Poisons and Remedies
When you look at pills, they look so perfect, so pure. It’s hard to believe that each one comes with a list of side effects as long as your arm.--Damien Hirst
Gagosian Gallery is pleased to present new paintings by Damien Hirst from two series, Poisons and Remedies.
In recent years, the skull has been a recurrent icon in Hirst's paintings and sculptures, most notably in the jeweled death's head, For the Love of God (2007); in monumental spin paintings such as Beautiful Ahura Mazda Intoxication Painting (2007); and in the "blue paintings" such as The Meek Shall Inherit the Earth (2008), which were exhibited at the Wallace Collection, London in 2009. In his latest series, Hirst continues to explore the dichotomies at the core of human existence, through formal means such as color (black and white) and scale (large and small).
In Poisons, single images of human skulls are silkscreened in black UV ink with charcoal onto large-scale canvases. Each painting is of an evidently different skull and titled after a toxic chemical preparation, for example Thallium and Botulinum, to conflate the identity of each ghostly visage with a possible cause of death. The subtle variations in the skulls hint at the individual differences that characterize a face, while underscoring the assimilative equivalence that occurs in death.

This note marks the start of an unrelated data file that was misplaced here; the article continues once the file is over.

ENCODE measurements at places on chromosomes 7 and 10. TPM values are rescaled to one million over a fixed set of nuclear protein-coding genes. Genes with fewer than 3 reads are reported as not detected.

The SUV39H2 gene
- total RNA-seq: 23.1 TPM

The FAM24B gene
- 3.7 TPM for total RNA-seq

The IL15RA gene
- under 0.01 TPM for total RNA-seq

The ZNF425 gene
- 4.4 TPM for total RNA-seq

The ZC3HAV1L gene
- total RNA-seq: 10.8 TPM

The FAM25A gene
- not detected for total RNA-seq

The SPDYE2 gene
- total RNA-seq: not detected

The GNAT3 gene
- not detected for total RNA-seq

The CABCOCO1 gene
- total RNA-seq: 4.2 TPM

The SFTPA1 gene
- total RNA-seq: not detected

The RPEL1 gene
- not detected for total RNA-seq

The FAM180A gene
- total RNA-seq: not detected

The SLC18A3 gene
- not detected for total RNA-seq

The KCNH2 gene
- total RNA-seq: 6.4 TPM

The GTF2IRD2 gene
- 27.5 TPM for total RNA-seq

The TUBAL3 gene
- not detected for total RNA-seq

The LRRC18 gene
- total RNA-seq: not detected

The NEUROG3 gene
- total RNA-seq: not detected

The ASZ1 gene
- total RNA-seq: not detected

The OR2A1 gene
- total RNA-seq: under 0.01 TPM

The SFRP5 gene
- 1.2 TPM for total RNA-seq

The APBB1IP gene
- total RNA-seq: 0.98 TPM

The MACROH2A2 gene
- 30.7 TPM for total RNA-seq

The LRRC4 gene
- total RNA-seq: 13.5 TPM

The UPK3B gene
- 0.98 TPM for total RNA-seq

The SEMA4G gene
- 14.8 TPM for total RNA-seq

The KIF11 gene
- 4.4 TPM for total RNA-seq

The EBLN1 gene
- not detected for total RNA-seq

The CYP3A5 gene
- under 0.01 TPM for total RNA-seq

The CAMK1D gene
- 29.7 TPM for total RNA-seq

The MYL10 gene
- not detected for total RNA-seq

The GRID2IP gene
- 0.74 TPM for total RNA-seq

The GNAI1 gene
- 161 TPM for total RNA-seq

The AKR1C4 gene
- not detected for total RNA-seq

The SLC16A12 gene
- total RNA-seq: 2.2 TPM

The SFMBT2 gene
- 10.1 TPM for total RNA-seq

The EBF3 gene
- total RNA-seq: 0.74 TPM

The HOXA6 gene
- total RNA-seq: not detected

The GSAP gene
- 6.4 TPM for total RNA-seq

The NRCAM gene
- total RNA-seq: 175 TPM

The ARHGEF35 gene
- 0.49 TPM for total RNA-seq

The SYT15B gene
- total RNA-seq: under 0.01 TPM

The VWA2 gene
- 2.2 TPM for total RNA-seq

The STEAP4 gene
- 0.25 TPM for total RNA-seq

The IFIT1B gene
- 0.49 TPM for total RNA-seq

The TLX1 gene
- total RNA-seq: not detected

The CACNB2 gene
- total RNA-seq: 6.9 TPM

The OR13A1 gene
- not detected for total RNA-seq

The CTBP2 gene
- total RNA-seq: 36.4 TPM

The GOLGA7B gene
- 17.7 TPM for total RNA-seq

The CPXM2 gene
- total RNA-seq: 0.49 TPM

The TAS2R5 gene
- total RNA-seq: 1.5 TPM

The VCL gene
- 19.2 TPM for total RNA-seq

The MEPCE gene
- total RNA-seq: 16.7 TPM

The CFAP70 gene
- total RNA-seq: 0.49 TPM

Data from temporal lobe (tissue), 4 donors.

In the Remedies, Hirst provides an ambivalent, disconnected antidote to the darkness of the Poisons. Colored resin and plaster pills are scattered across a white painted ground, creating a topography of clustered and chaotic arrangements. In From Safety to Where (2008-2009) and These Days (2008-2009), he adds washes of watercolor to mimic the residue of identifiably branded pills, which appear to seep into the canvas. Remedies expands on earlier works that have incorporated pharmacological elements in sterile, stainless steel medical wall-mounted cabinets and in enlarged photorealist paintings.
By juxtaposing symbols of mortality and toxicity with antidotes, Hirst depicts the ongoing struggle between the forces of dark and light in contemporary life. Poisons and Remedies reminds of the tenuous boundaries between life and death, acknowledging the life-altering role of science while alluding to the redemptive powers of art.
The exhibition will be accompanied by a fully illustrated catalogue with an essay by the novelist Gary Shteyngart.
Damien Hirst was born in 1965 in Bristol, England. Solo exhibitions include "The Agony and the Ecstasy," Museo Archeologico Nazionale di Napoli, Naples (2004); "A Selection of Works by Damien Hirst from Various Collections," Museum of Fine Arts, Boston (2005); "Damien Hirst," Astrup Fearnley Museet fur Moderne Kunst, Oslo (2005); "For the Love of God," Rijksmuseum, Amsterdam (2008); "No Love Lost," The Wallace Collection, London (2009); "Requiem," Pinchuk Art Center, Kiev (2009); and “Cornucopia,” the Oceanographic Museum of Monaco (2010). He received the DAAD fellowship in Berlin in 1994 and the Turner Prize in 1995. An exhibition of the artist's private collection, 'Murderme', was held at Serpentine Gallery, London in 2006. His work is included in important public and private collections throughout the world.
Hirst lives and works in London and Devon, England.
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